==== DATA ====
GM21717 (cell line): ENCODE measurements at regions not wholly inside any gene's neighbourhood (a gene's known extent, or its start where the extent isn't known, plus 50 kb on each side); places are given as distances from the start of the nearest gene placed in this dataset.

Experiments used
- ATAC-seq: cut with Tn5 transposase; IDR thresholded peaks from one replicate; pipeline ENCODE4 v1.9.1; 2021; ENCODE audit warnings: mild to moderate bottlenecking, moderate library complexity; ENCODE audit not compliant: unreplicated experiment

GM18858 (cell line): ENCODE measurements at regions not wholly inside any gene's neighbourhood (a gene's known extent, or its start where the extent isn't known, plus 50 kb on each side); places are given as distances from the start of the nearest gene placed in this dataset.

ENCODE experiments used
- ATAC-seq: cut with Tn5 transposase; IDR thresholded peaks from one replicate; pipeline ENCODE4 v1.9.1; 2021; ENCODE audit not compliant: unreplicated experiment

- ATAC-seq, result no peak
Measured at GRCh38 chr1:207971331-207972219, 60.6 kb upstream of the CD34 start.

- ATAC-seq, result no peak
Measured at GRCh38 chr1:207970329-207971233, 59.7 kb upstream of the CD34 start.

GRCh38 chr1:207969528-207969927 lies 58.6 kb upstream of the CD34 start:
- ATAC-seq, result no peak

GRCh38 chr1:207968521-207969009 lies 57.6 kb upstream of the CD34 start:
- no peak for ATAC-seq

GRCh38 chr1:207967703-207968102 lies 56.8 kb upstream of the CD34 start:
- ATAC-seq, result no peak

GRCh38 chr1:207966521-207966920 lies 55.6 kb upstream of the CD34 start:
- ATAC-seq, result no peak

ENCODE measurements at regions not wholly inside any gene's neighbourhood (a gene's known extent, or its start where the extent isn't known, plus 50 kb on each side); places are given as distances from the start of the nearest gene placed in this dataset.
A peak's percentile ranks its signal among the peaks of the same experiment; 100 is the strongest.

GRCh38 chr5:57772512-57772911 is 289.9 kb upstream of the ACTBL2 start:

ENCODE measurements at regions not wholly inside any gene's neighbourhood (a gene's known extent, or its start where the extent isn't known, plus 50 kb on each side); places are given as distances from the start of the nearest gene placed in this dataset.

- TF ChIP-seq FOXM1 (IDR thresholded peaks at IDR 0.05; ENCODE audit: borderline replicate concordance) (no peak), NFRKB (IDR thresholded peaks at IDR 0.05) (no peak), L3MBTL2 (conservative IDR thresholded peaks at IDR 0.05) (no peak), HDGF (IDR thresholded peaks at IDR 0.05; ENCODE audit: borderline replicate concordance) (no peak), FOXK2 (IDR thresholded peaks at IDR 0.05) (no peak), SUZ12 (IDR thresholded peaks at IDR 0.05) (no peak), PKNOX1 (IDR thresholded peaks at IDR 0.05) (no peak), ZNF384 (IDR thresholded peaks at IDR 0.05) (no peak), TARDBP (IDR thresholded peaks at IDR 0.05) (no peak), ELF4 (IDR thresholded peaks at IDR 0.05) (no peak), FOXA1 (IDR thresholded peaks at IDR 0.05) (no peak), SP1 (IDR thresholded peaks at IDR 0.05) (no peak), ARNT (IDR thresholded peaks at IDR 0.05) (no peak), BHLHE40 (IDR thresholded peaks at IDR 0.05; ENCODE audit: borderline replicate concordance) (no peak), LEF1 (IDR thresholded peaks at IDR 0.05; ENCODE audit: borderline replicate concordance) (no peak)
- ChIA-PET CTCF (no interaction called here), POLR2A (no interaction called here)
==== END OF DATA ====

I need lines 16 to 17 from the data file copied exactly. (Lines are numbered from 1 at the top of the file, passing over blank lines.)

- ATAC-seq, result no peak

GRCh38 chr1:207966521-207966920 lies 55.6 kb upstream of the CD34 start: